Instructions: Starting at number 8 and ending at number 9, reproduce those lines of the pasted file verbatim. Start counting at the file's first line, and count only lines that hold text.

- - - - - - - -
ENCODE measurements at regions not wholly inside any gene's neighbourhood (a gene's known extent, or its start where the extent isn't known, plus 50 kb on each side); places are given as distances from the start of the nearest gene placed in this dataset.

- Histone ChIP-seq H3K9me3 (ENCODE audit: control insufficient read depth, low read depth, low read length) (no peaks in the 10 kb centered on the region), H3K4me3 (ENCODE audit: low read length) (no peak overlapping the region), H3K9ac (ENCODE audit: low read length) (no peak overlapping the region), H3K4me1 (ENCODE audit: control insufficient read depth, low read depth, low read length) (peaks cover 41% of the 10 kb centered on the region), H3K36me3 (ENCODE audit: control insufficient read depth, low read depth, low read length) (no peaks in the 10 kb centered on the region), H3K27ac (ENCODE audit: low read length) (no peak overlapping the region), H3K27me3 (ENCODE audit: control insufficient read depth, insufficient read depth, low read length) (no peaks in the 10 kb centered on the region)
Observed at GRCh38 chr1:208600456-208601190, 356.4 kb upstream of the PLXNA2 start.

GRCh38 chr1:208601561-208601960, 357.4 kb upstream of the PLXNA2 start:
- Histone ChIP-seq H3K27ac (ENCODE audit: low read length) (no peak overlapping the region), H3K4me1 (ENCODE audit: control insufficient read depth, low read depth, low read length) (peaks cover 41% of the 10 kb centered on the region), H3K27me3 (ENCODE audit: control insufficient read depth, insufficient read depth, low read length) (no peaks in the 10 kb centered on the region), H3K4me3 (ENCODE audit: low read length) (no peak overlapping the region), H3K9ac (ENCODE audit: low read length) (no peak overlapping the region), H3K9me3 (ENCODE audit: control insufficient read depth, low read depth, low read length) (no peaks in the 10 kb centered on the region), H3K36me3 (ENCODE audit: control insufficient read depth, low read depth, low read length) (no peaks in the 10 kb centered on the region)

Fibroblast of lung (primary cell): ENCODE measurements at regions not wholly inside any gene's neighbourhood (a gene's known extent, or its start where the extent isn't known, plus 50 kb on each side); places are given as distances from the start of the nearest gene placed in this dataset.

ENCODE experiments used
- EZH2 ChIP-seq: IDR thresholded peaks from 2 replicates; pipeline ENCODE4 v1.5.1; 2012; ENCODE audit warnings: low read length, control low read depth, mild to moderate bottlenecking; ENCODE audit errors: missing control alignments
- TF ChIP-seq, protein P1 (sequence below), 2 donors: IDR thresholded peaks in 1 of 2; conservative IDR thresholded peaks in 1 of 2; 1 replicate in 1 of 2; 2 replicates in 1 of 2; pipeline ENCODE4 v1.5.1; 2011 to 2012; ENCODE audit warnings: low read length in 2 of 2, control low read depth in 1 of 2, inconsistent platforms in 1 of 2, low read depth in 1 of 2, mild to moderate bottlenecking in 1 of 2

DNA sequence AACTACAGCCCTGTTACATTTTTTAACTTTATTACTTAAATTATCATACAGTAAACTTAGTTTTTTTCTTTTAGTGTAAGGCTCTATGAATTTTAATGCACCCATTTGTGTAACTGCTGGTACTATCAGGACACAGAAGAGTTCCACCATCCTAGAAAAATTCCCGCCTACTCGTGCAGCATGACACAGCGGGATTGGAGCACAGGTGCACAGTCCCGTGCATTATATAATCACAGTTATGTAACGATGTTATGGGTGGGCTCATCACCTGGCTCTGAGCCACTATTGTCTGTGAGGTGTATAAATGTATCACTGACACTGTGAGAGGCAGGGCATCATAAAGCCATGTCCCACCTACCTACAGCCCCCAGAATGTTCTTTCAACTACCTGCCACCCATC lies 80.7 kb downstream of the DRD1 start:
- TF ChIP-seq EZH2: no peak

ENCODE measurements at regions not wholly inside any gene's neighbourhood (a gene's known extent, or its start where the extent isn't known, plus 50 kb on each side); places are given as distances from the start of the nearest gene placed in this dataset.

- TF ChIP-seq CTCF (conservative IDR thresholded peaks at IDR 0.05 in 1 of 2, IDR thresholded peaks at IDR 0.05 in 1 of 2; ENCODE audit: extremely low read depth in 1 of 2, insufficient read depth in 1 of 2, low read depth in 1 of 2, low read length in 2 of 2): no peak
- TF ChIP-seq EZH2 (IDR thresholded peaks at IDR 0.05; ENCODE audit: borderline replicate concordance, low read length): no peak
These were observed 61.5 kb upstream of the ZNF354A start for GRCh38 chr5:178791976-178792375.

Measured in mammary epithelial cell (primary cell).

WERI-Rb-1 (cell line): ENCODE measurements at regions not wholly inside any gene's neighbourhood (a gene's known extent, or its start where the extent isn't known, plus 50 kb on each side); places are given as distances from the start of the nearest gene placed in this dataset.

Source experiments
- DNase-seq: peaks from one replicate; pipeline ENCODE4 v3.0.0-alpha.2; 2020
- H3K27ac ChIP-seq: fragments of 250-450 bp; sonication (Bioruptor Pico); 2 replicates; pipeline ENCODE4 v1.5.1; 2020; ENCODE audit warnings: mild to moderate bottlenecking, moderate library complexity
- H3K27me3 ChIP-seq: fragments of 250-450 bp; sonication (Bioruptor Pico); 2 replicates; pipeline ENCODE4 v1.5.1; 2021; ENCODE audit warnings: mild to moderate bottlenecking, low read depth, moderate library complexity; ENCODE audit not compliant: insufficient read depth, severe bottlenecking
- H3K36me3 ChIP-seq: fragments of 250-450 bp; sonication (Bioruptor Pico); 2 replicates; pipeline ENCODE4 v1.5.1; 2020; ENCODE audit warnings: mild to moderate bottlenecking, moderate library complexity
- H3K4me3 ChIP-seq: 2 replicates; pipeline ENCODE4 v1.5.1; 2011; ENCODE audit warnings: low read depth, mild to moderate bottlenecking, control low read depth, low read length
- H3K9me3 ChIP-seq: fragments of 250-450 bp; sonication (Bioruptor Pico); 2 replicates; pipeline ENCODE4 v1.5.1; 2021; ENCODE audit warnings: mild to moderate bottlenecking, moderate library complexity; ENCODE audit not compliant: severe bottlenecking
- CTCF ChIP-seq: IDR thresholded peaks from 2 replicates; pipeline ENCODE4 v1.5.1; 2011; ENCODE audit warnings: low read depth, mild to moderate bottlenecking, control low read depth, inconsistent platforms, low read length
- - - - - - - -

- EZH2 ChIP-seq: IDR thresholded peaks from 2 replicates; pipeline ENCODE4 v1.5.1; 2012; ENCODE audit warnings: low read length, control low read depth, mild to moderate bottlenecking; ENCODE audit errors: missing control alignments
- TF ChIP-seq, protein P1 (sequence below), 2 donors: IDR thresholded peaks in 1 of 2; conservative IDR thresholded peaks in 1 of 2; 1 replicate in 1 of 2; 2 replicates in 1 of 2; pipeline ENCODE4 v1.5.1; 2011 to 2012; ENCODE audit warnings: low read length in 2 of 2, control low read depth in 1 of 2, inconsistent platforms in 1 of 2, low read depth in 1 of 2, mild to moderate bottlenecking in 1 of 2